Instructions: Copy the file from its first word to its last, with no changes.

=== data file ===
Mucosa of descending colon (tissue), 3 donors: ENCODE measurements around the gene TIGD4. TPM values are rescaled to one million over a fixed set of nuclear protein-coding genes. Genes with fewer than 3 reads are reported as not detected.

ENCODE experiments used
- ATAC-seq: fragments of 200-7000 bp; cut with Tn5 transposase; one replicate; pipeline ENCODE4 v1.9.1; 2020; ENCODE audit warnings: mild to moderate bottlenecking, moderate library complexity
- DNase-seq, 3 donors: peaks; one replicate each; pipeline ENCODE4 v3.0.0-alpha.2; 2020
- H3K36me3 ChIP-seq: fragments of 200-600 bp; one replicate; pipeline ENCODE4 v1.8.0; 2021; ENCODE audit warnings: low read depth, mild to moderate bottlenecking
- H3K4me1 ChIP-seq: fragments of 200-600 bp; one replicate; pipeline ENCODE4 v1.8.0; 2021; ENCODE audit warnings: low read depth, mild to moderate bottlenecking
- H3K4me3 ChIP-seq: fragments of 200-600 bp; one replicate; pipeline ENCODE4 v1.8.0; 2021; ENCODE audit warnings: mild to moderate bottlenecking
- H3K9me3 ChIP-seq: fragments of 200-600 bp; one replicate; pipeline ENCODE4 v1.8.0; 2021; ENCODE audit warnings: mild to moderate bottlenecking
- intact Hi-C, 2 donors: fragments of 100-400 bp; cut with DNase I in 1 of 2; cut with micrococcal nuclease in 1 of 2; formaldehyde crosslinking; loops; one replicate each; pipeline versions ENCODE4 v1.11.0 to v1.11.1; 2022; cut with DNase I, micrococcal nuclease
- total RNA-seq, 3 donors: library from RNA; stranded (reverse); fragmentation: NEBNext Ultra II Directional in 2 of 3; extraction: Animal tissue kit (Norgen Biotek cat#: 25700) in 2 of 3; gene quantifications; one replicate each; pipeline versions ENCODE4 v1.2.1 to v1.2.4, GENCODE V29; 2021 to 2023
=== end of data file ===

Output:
Mucosa of descending colon (tissue), 3 donors: ENCODE measurements around the gene TIGD4. TPM values are rescaled to one million over a fixed set of nuclear protein-coding genes. Genes with fewer than 3 reads are reported as not detected.

ENCODE experiments used
- ATAC-seq: fragments of 200-7000 bp; cut with Tn5 transposase; one replicate; pipeline ENCODE4 v1.9.1; 2020; ENCODE audit warnings: mild to moderate bottlenecking, moderate library complexity
- DNase-seq, 3 donors: peaks; one replicate each; pipeline ENCODE4 v3.0.0-alpha.2; 2020
- H3K36me3 ChIP-seq: fragments of 200-600 bp; one replicate; pipeline ENCODE4 v1.8.0; 2021; ENCODE audit warnings: low read depth, mild to moderate bottlenecking
- H3K4me1 ChIP-seq: fragments of 200-600 bp; one replicate; pipeline ENCODE4 v1.8.0; 2021; ENCODE audit warnings: low read depth, mild to moderate bottlenecking
- H3K4me3 ChIP-seq: fragments of 200-600 bp; one replicate; pipeline ENCODE4 v1.8.0; 2021; ENCODE audit warnings: mild to moderate bottlenecking
- H3K9me3 ChIP-seq: fragments of 200-600 bp; one replicate; pipeline ENCODE4 v1.8.0; 2021; ENCODE audit warnings: mild to moderate bottlenecking
- intact Hi-C, 2 donors: fragments of 100-400 bp; cut with DNase I in 1 of 2; cut with micrococcal nuclease in 1 of 2; formaldehyde crosslinking; loops; one replicate each; pipeline versions ENCODE4 v1.11.0 to v1.11.1; 2022; cut with DNase I, micrococcal nuclease
- total RNA-seq, 3 donors: library from RNA; stranded (reverse); fragmentation: NEBNext Ultra II Directional in 2 of 3; extraction: Animal tissue kit (Norgen Biotek cat#: 25700) in 2 of 3; gene quantifications; one replicate each; pipeline versions ENCODE4 v1.2.1 to v1.2.4, GENCODE V29; 2021 to 2023